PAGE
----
A post shared by R.LUM.R Aka Yung Tanjiro (@rlumrmusic) on

Rachel Elizabeth Cargle:

A teacher and storyteller who has taught me more about my privilege than almost any other. Sit and read and absorb. Then use your privilege and go forward.

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#RevolutionNow • We all have to show up. Solidarity is the only answer. Revolution NOW! • I am looking forward to speaking to you all this evening as I give my public address on revolution. As an educator I will be doing my part to offer critical language and a critical lens through which to approach your role in the fight for justice. • There are many roles in the work. The organizers, the educators, the mobilizers, the protestors, the resource distributors, the medical, the lawyers, the activists. People who have dedicated their lives and their learning to showing up in this fight. Find the leadership you need to get active. • If you RSVP’d to my public address this evening you will be receiving an email in the next few hours with time and virtual location details. If you’d like to attend you can RSVP at the link in my bio. • I want to personally send my deepest gratitude to every human body who has put their comfort and safety on the line to uprise in the most tangible ways against the systems that are killing us all. • Tips slides by @69herbs • Drop an emoji or comment or share to help boost this information to those who can utilize it.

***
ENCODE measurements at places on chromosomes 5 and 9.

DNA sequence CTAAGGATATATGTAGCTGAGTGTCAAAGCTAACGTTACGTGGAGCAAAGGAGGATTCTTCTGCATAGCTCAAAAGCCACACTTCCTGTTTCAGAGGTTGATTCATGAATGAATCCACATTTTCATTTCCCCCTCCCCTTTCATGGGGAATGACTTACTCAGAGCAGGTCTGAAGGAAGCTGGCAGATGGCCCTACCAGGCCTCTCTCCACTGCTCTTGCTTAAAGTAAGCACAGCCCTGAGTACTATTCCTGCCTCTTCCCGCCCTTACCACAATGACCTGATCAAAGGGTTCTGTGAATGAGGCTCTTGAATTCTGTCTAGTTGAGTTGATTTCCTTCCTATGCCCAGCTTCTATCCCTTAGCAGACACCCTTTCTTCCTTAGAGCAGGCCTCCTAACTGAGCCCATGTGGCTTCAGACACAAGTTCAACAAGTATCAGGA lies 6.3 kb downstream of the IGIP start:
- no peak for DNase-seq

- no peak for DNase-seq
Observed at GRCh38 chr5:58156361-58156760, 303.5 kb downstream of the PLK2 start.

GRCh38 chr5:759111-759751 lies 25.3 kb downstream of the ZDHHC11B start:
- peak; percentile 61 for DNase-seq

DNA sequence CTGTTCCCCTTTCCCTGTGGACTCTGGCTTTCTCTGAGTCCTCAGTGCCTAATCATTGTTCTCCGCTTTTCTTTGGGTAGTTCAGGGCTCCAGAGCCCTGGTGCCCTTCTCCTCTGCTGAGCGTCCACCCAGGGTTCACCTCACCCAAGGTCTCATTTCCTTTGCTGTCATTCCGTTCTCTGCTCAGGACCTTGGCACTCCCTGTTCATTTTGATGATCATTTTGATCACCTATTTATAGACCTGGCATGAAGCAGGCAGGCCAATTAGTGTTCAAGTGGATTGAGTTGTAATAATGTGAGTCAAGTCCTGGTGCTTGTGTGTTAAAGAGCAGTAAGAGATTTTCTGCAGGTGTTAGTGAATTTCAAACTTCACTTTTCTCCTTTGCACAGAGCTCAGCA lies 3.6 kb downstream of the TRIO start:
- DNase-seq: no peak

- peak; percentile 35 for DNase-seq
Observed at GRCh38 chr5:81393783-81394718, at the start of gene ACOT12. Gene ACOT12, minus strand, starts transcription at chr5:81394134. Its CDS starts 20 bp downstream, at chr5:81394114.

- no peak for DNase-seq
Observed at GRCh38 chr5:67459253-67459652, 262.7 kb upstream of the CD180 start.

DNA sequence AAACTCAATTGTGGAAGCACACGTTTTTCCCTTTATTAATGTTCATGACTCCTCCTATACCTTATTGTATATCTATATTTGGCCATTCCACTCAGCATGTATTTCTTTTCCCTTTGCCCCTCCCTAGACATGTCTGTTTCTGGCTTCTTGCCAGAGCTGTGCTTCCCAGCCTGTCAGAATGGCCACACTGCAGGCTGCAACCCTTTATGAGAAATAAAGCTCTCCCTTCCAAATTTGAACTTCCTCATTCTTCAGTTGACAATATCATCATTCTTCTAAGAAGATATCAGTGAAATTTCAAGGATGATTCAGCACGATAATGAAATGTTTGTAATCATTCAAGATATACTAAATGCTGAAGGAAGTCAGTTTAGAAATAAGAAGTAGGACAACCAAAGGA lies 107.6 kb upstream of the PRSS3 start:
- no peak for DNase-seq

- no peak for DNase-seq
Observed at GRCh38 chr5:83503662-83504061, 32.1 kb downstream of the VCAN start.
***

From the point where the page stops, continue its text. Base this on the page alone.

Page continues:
A post shared by Rachel Elizabeth Cargle (@rachel.cargle) on

The Conscious Kid:

This is a parenting page for those trying to raise children to be anti-racist. Owned and run by black and brown voices.

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🚨It's never too early to talk about race.🚨 "Adults often think they should avoid talking with young children about race or racism because doing so would cause them to notice race or make them racist. In fact, when adults are silent about race or use "colorblind" rhetoric, they actually reinforce racial prejudice in children. Starting at a very young age, children see patterns — who seems to live where; what kinds of homes they see as they ride or walk through different neighborhoods; who is the most desirable character in the movies they watch; who seems to have particular jobs or roles at the doctor's office, at school, at the grocery store; and so on — and try to assign "rules" to explain what they see. Adults' silence about these patterns and the structural racism that causes them, combined with the false but ubiquitous "American Dream" narrative that everyone can achieve anything that they want through hard work, results in children concluding that the patterns they see "must have been caused by meaningful inherent differences between groups." In other words, young children infer that the racial inequities they see are natural and justified. So despite good intentions, when we fail to talk openly with our children about racial inequity in our society, we are in fact contributing to the development of their racial biases, which studies show are already in place.” (Dr. Erin Winkler, 2017) Images by @pretty_good_design, adapted from work by the Children’s Community School. #Parenting #RacialBias #TeachersOfInstagram #AntiRacist